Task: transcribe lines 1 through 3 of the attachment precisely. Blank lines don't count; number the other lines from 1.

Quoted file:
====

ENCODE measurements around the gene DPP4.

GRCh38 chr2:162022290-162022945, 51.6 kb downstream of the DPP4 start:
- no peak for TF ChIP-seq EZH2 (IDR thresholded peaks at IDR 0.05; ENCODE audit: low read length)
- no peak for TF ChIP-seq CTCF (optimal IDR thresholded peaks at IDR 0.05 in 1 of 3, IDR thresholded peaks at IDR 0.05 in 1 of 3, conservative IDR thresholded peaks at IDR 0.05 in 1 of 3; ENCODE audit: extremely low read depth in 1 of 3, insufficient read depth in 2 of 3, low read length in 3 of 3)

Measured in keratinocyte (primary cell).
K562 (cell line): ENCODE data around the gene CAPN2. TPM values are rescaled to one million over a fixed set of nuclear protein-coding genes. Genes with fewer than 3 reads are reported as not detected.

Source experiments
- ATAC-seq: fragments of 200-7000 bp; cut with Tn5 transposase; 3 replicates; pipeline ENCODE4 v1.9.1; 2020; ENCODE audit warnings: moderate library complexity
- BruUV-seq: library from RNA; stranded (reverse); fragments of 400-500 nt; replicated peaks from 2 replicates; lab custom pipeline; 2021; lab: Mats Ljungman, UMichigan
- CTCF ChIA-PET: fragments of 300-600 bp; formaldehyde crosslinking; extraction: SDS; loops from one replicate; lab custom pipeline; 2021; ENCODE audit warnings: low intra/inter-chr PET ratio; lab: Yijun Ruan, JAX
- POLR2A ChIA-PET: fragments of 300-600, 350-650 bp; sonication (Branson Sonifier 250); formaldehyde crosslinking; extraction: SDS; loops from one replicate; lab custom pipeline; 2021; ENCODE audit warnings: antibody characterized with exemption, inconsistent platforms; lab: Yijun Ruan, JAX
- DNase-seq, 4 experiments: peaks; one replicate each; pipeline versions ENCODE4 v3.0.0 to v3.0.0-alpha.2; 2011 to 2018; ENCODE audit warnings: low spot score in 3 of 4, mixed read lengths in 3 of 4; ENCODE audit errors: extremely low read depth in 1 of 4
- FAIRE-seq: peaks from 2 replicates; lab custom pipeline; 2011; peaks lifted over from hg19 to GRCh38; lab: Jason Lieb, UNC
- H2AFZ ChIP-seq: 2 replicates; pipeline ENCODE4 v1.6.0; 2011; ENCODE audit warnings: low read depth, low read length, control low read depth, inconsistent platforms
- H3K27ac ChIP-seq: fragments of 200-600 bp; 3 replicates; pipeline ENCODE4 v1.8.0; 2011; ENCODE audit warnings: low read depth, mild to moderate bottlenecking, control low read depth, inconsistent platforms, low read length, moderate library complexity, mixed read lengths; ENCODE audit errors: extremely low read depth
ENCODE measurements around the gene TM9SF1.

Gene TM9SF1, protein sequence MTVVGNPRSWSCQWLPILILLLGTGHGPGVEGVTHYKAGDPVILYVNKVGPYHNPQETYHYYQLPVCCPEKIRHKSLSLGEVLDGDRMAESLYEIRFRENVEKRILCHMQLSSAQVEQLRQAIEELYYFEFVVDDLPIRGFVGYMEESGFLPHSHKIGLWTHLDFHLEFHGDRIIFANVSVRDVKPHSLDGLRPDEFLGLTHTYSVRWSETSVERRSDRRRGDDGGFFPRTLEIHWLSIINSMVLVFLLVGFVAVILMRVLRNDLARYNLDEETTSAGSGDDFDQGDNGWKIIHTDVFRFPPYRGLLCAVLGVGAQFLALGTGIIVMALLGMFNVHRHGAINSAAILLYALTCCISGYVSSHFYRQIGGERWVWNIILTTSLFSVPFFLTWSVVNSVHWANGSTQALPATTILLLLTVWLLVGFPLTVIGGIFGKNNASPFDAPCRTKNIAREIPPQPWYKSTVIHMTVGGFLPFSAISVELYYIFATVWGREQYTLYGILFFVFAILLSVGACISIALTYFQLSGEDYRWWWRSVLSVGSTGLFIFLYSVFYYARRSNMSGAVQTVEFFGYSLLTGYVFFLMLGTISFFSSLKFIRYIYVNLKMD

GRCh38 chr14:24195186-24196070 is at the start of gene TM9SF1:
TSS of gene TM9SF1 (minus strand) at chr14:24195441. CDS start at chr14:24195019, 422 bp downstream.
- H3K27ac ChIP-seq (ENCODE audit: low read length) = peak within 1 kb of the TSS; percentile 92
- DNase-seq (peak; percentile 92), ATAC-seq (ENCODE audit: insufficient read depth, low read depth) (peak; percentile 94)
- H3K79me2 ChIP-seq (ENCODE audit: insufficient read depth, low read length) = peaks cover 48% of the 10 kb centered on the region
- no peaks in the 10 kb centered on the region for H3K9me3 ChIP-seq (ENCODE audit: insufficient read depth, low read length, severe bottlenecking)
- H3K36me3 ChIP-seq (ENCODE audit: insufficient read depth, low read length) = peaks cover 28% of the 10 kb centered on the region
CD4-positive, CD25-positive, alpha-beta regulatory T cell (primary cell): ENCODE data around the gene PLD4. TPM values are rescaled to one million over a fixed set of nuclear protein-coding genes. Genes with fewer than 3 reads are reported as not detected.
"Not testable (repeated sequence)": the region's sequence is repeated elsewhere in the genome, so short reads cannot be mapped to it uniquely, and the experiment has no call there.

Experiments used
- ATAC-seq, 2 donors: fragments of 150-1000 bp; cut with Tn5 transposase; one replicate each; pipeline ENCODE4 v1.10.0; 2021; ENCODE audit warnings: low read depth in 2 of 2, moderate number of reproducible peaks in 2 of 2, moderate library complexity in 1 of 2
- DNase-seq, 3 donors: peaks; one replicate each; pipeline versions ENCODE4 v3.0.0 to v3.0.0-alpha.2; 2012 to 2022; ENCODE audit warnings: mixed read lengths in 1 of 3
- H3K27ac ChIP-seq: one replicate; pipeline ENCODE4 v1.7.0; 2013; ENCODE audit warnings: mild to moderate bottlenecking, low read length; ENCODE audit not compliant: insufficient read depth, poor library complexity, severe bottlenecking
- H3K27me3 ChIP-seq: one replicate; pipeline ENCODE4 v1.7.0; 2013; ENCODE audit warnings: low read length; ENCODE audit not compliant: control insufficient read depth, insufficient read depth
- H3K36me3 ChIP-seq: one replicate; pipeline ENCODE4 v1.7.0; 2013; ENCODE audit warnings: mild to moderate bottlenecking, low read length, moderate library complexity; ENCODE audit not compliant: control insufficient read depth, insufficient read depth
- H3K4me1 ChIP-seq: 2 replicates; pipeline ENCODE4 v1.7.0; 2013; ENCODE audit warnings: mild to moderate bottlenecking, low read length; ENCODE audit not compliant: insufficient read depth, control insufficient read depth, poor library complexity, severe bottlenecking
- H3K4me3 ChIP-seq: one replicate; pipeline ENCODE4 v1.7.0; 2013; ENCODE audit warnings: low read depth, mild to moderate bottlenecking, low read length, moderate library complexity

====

ENCODE measurements around the gene DPP4.

GRCh38 chr2:162022290-162022945, 51.6 kb downstream of the DPP4 start:
- no peak for TF ChIP-seq EZH2 (IDR thresholded peaks at IDR 0.05; ENCODE audit: low read length)